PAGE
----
Tonight's meeting was brought to a premature end following a shuddering last race crash involving Kiwi racer George Congreve (pictured)ght’s speedway meeting at the Smallbrook Stadium was brought to a premature end following a shuddering last race crash involving Kiwi racer George Congreve (pictured).
The Handicap meeting (carrying generous cash sponsorship by Mark Cooper IFA @Truly Independent) had produced some spectacular racing through the qualifying races and semi-finals, but the Grand Final was halted when Congreve misjudged his path around bends 1 and 2 and hit the safety barrier at high speed. The six-rider race was shaping up to be another classic however with Congreve prone on the circuit the race had to halted with the medical moving quickly to attend to him.
It soon became evident that the popular visitor would need extended treatment for suspected damage to legs and ribs and with the County Ambulance and Doctor also called to the track, the meeting had to be abandoned with the final result unable to be declared. An unsatisfactory end to the racing aspect of the night, however in the greater scheme of things there has been excellent news overnight as, after a full hospital examination, George has suffered no breaks or major injuries – some inevitable soreness in several places - and with rest over the next days will be fine. He was able to return to his mainland base on the early morning ferry crossing.
The other riders in the final were Connor Coles, Rhys Naylor, Henry Atkins, Chris Watts and Alex Spooner and were clearly saddened by the loss of their friend and rival and after some sensible and sporting discussion agreed that the prize pot would be shared six ways with a suggestion emerging later that some of the finalists were planning to pass their prize on to Congreve to offset hefty repair costs to his bike and Kevlar suit.
Until that last race incident, the main talking point came after the second semi-final when, within sight of the chequered flag, Coles suffered a mechanical breakdown and went from first to last in seconds. At that moment it appeared that one of the pre-match favourites chances had evaporated, but he was handed a lifeline by fellow racer Kelsey Dugard, himself a qualifier for the final, who offered Coles his final place in a wholly magnificent sporting gesture. Coles gladly accepted and looked to be well place in the ill-fated final until the stoppage.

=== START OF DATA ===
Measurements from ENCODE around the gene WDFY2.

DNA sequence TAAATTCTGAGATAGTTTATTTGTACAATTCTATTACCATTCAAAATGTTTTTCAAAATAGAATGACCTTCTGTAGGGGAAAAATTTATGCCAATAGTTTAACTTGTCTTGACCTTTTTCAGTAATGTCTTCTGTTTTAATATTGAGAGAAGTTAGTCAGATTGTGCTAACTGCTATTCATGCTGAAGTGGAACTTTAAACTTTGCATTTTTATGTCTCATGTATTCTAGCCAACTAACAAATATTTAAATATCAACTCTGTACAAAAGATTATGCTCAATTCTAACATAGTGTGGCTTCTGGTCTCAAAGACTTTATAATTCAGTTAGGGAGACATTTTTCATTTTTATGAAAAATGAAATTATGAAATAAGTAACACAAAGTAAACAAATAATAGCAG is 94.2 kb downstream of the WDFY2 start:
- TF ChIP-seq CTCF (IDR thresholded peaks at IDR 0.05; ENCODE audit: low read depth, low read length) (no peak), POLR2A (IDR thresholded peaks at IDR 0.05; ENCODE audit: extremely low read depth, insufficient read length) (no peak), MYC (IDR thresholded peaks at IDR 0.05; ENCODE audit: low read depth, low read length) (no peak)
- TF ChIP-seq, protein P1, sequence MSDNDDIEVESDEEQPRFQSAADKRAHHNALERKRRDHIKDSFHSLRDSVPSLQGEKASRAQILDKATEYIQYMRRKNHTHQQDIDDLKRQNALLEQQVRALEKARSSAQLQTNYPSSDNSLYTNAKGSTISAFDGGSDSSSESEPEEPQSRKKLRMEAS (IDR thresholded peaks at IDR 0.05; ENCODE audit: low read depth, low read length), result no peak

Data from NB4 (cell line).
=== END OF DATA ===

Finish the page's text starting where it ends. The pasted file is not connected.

Speaking on Friday morning, Wightlink Warriors co-owner Barry Bishop said, “What great news we have had overnight. The hospital has given George the ‘all clear’ to return home and he’s now back on the mainland. We were having such a great night until the last race and incidents like that leave me with an awful feeling. We all wish George a speedy recovery, he has been a breath of fresh air with his all-action style and engaging personality. I must also pay tribute to all the medical teams who attended to George and provided showed total professionalism in dealing with a traumatic situation.
The way the meeting concluded was unfortunate and providing information to our patrons to close the meeting off neatly was challenging due to the medical situation. Please accept my apologies for the less than perfect ending to the meeting. I also want to thank the other finalists for their help and understanding at the end of the night. Without being able to declare a result, their help in determining how to allocate the sponsors’ awards was sensibly resolved.”
In the development challenge event, the Wightlink Warlocks beat the Wightlink Wizards by 20 points to 16 with Morgan Williams unbeaten for the Warlocks.